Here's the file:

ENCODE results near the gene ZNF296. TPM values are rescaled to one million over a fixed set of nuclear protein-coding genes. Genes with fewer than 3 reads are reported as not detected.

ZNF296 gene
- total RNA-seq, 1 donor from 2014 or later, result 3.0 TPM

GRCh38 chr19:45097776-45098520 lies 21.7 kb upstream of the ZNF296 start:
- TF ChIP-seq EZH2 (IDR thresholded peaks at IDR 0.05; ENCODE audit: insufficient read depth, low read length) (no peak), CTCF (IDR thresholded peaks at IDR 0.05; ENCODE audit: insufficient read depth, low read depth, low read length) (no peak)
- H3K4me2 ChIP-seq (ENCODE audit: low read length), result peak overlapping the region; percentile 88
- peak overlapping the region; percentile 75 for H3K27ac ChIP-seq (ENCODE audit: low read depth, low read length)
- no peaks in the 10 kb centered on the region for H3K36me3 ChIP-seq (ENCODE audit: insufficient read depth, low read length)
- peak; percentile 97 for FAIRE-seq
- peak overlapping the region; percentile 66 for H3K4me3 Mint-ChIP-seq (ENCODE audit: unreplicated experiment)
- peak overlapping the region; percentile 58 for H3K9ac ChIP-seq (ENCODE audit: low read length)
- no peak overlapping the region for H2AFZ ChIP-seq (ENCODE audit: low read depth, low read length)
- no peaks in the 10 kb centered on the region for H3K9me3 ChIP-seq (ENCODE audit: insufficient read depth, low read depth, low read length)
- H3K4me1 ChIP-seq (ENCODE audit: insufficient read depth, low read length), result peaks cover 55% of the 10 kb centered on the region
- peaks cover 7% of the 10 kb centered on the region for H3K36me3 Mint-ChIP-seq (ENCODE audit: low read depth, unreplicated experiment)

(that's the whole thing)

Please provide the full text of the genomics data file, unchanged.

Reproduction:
ENCODE results near the gene ZNF296. TPM values are rescaled to one million over a fixed set of nuclear protein-coding genes. Genes with fewer than 3 reads are reported as not detected.

ZNF296 gene
- total RNA-seq, 1 donor from 2014 or later, result 3.0 TPM

GRCh38 chr19:45097776-45098520 lies 21.7 kb upstream of the ZNF296 start:
- TF ChIP-seq EZH2 (IDR thresholded peaks at IDR 0.05; ENCODE audit: insufficient read depth, low read length) (no peak), CTCF (IDR thresholded peaks at IDR 0.05; ENCODE audit: insufficient read depth, low read depth, low read length) (no peak)
- H3K4me2 ChIP-seq (ENCODE audit: low read length), result peak overlapping the region; percentile 88
- peak overlapping the region; percentile 75 for H3K27ac ChIP-seq (ENCODE audit: low read depth, low read length)
- no peaks in the 10 kb centered on the region for H3K36me3 ChIP-seq (ENCODE audit: insufficient read depth, low read length)
- peak; percentile 97 for FAIRE-seq
- peak overlapping the region; percentile 66 for H3K4me3 Mint-ChIP-seq (ENCODE audit: unreplicated experiment)
- peak overlapping the region; percentile 58 for H3K9ac ChIP-seq (ENCODE audit: low read length)
- no peak overlapping the region for H2AFZ ChIP-seq (ENCODE audit: low read depth, low read length)
- no peaks in the 10 kb centered on the region for H3K9me3 ChIP-seq (ENCODE audit: insufficient read depth, low read depth, low read length)
- H3K4me1 ChIP-seq (ENCODE audit: insufficient read depth, low read length), result peaks cover 55% of the 10 kb centered on the region
- peaks cover 7% of the 10 kb centered on the region for H3K36me3 Mint-ChIP-seq (ENCODE audit: low read depth, unreplicated experiment)